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Research progress on the pathogenesis of diabetic retinopathy


Diabetic retinopathy is one of the most common and serious microvascular complications of diabetes mellitus. There are many factors leading to diabetic retinopathy, and its pathogenesis is still unclear. At present, there are still no effective measures for the early treatment of diabetic retinopathy, and the treatment options available when diabetes progresses to advanced stages are very limited, and the treatment results are often unsatisfactory. Detailed studies on the molecular mechanisms of diabetic retinopathy pathogenesis and the development of new therapeutic agents are of great importance. This review describes the potential pathogenesis of diabetic retinopathy for experimental studies and clinical practice.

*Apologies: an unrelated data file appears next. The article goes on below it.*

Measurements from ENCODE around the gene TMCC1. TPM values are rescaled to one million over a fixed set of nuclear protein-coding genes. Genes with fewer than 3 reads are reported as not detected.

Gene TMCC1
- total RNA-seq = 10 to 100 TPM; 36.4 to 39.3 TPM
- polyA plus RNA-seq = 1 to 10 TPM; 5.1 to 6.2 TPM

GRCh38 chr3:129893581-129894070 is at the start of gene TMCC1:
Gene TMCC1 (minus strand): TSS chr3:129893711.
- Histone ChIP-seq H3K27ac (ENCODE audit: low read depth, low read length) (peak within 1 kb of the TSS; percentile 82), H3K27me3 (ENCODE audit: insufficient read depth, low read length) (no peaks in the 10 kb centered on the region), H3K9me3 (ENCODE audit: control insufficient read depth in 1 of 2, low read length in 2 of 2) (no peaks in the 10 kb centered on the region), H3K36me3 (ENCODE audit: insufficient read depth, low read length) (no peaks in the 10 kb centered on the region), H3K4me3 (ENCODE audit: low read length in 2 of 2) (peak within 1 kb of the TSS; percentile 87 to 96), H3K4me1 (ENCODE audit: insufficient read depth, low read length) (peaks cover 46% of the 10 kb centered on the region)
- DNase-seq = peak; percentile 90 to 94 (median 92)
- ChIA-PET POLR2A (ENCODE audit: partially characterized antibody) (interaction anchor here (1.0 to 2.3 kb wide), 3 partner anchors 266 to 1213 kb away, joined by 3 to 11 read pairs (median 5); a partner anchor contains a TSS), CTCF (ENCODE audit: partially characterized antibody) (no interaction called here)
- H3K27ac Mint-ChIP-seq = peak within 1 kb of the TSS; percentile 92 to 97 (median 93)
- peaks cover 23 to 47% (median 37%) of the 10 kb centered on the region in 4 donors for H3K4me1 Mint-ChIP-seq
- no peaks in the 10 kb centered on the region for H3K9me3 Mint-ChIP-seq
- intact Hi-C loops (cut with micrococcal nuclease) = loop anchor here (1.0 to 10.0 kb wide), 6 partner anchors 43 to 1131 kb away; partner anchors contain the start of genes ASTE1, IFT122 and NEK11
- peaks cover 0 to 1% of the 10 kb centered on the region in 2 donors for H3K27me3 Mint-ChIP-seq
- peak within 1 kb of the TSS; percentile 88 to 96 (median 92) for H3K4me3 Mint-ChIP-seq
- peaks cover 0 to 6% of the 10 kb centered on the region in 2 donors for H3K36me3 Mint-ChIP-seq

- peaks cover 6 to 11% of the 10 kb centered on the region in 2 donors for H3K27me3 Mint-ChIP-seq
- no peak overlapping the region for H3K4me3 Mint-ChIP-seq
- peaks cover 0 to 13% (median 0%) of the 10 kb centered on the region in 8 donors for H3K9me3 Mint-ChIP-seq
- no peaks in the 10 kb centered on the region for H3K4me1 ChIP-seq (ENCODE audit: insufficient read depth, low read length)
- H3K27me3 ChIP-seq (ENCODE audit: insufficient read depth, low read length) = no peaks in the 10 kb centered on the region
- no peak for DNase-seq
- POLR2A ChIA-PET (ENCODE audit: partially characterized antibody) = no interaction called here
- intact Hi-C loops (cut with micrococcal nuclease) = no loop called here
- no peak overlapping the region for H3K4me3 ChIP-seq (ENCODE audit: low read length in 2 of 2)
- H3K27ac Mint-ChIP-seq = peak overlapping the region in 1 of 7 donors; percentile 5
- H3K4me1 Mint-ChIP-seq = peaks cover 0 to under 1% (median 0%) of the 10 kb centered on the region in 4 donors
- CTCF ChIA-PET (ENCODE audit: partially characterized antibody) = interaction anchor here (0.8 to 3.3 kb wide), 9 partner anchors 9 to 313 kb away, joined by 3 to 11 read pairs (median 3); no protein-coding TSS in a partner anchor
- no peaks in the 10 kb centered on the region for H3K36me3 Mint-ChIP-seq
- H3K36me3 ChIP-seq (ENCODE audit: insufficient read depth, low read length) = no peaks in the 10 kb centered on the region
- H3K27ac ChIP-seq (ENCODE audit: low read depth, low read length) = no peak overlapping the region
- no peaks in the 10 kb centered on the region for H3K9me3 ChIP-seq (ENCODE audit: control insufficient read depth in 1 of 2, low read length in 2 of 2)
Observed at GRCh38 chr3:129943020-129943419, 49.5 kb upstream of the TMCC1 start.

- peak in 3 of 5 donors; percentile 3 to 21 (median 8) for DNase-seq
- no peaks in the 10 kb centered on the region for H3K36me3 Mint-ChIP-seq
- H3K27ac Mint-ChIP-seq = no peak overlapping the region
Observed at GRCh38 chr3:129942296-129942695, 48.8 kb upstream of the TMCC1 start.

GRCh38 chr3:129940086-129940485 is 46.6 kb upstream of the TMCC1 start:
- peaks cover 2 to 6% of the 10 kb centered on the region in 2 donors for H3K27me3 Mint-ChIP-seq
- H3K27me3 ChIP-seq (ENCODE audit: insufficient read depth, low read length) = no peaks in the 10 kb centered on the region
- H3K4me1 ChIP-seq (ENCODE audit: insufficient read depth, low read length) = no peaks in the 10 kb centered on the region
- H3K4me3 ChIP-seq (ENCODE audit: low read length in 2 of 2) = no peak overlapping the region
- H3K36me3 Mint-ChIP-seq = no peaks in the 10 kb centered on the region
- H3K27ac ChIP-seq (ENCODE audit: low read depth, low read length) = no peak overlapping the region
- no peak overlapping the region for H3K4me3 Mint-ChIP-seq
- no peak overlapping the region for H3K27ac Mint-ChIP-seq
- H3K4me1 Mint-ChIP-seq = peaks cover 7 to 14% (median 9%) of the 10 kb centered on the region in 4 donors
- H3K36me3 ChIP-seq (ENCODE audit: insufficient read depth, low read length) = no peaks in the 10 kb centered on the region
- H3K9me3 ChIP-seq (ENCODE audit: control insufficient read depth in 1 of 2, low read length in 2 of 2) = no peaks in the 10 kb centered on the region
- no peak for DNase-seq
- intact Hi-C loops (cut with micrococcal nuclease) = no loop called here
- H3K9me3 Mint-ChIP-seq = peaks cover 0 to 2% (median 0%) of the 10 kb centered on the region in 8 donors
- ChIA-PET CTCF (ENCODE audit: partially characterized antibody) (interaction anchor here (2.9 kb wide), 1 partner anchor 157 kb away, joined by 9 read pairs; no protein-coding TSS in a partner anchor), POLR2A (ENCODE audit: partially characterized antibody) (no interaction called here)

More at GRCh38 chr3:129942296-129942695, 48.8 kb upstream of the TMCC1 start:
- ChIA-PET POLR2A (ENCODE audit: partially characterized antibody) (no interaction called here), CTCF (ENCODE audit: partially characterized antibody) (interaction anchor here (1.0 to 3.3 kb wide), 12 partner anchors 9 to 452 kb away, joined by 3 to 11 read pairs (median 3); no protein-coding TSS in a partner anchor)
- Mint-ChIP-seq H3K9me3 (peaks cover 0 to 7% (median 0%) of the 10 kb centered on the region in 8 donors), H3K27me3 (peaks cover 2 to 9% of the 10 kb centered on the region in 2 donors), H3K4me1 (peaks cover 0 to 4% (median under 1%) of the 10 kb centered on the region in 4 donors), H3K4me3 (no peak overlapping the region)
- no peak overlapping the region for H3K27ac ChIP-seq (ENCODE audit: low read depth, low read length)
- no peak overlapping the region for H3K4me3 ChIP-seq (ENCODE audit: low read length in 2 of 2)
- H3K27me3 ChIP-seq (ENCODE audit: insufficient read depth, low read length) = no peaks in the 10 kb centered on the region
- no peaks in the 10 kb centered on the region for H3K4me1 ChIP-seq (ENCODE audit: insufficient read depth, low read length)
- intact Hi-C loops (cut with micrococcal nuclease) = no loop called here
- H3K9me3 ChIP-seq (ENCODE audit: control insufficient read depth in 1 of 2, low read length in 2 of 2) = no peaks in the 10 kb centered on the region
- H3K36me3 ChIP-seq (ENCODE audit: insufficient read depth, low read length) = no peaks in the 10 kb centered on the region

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Diabetic retinopathy (DR) is one of the common complications of type 2 diabetes mellitus (T2DM) and is an irreversible and blinding eye disease. Depending on the degree of progression, DR is categorized as non-proliferative diabetic retinopathy(NPDR) and proliferative diabetic retinopathy(PDR), specifically mild non-proliferative diabetic retinopathy, moderate non-proliferative diabetic retinopathy, severe non-proliferative diabetic retinopathy and proliferative diabetic retinopathy. In NPDR, the condition is accompanied by loss of perivascular cells in the retina, leakage of dilated microvessels, and formation of small aneurysms until the retina swells and affects the patient's vision. In PDR, the blood-retinal barrier is broken and the vascular perfusion pressure is reduced. The most typical feature of PDR is the proliferation of the ischemia-mediated imbalance between angiogenic and antiangiogenic factors leading to neointimal hyperplasia, which can lead to vitreous hemorrhage and retinal detachment. Vision loss is primarily associated with two advanced diseases: diabetic macular oedema(DMO) and PDR; DMO can occur at any stage of diabetic retinopathy, but the risk increases with the severity of the DR lesion, with a prevalence of up to 71% of patients with PDR [1]. Hyperglycemia and nuclear factor-kappaB (NF-κB) hypertension are the main risk factors for DMO, which primarily destroys the blood-retinal barrier by altering endothelial growth factor (VEGF) and pro-inflammatory cytokines pro- inflammatory cytokines, which can lead to vascular leakage and ultimately to blindness [2]. This article provides a review and outlook of the main influencing factors and pathogenesis involved in DR-related research areas and potential therapeutic targets.